First Sunday in Lent, 3.1.2020

Last week, God declares Jesus his BELOVED SON. We may wonder, what kind of perks does the Son of God get? What kind of desires get fulfilled when you’re Son of God?

When we start a new job, we wonder what else comes with it? A really good health plan?

A car? Travel expenses?

We know out in the desert, Jesus doesn’t get a supermarket sweep to fill up a grocery cart. We know he hasn’t asked for beachfront property or a full bank account. He hasn’t even asked for the POWER of a king. So, we wonder, WHAT are the perks if you are the Son of God?

Whatever he gets, we assume it’s got to be good. We assume that God’s SON is going to be treated really well. We understand power and privilege as every wish and desire are fulfilled.

Kings and queens get their every wish fulfilled – so let’s see what God’s SON gets.

We read in today’s gospel, that Satan thinks just like us! Satan offers Jesus, not a grocery cart full of groceries, but prods him with some desire. It says in the gospel, that Jesus is “FAMISHED.” Satan offers a suggestion – turn stones into bread, which sounds reasonable. You’re hungry so – EAT!

Maybe the better question to ask is not if Jesus will eat, but – from WHOSE hand will Jesus eat? Part of Satan’s temptation is for Jesus to partner up with him. That would mean Jesus would have to compromise himself, – by making a literal deal with the devil.

            When Jesus says no to Satan, look closely at what Jesus is doing here. He is deliberately and consciously limiting himself to whatever power the Father wants to give him. If the Father is not giving him bread and fake power and ALL the KINGDOMS of the earth, then that’s fine with him. Jesus is dedicated to limiting himself to whatever it is the Father wants or doesn’t want to give him. Remember, he got into the water with the rest of humanity in the River Jordan. That is Jesus’ statement that he is ONE with us. HE is ONE with our suffering. OUR limits are HIS limits.

None of us can turn stones into bread, so neither will he. None of us can count on angels catching us if we jump – so neither will he. As for the last temptation, Satan doesn’t own the world – so he can’t give away what he never had to give.

                        Today, Jesus limits himself to whatever the Father gives him – but let’s be clear –

I say limited, but being limited to what the Father wants to give is not limitations. It is freedom. It is freedom from falsity and lies and fakery. It is freedom from partnering with evil that wants the best parts of you and me destroyed. Jesus has freedom from having a Satanic partner who lies, cheats and steals, and would expect him to do the same.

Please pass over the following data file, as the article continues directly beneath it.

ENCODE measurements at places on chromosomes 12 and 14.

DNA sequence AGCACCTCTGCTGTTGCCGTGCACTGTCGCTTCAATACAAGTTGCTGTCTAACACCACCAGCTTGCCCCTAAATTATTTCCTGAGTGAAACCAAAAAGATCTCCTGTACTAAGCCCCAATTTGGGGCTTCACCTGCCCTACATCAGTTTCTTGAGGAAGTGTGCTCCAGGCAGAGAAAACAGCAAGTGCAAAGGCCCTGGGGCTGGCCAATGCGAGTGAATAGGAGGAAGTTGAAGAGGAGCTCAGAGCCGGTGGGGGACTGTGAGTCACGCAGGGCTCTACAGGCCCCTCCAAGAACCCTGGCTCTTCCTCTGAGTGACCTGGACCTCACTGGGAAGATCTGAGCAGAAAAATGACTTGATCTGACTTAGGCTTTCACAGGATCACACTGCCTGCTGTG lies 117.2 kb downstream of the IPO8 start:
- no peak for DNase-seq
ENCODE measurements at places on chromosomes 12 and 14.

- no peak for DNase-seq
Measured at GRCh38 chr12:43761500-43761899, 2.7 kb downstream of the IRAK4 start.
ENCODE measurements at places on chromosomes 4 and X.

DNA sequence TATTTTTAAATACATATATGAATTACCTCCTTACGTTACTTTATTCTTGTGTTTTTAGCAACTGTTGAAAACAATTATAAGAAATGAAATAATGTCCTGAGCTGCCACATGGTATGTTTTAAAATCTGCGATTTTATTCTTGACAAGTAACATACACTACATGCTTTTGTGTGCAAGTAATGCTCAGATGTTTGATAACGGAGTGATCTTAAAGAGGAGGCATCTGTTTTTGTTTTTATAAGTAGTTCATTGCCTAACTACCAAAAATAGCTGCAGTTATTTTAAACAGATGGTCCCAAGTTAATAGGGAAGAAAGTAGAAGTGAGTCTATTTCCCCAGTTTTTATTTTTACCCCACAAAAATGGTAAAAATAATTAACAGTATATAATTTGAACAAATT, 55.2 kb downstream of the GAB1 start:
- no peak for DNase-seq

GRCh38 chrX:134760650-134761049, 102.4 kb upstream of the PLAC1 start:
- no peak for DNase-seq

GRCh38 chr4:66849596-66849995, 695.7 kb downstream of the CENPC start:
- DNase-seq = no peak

If Jesus doesn’t stand up to Satan then, it would be the Garden of Eden all over again!

Jesus has come as the NEW Adam, the one who finally STANDS up to temptation, once and for all, and tells Evil to LEAVE.

Very often we are divided. We would like the world’s goods – we DO! We LIKE the idea of absolute power, the magic tricks, power over angels. But in our heart of hearts what we really WANT is the FREEDOM we get in having a deep relationship with God. We desire the inner peace that comes from Christ dwelling in us.

Is Jesus the only one who is in the wilderness? All of us good people have a wilderness.

In our own wilderness, we are impatient, and let our impatience for fast results and gratification lead us, and we spurn God’s hand. In our own wilderness, we have a sense of entitlement.

Compared to the rest of the world’s population, we already have so many privileges, but we want more. We feel entitled.

In our own wilderness, we may be too ready to compromise, so as to not look foolish, God is so silent, you know? So we pretend God’s silence means God does not exist, and do what we want. In our own wilderness, we may be ready to short circuit our relationship with God, by ignoring the world’s hungry, pretending the poor got that way through their own fault. In our own wilderness, we may feel isolated and alone, but we fill it with chatter or the internet, or anything but listening in for God’s silences.

If we harness ourselves to falsity and lies and fakery we compromise our deepest selves.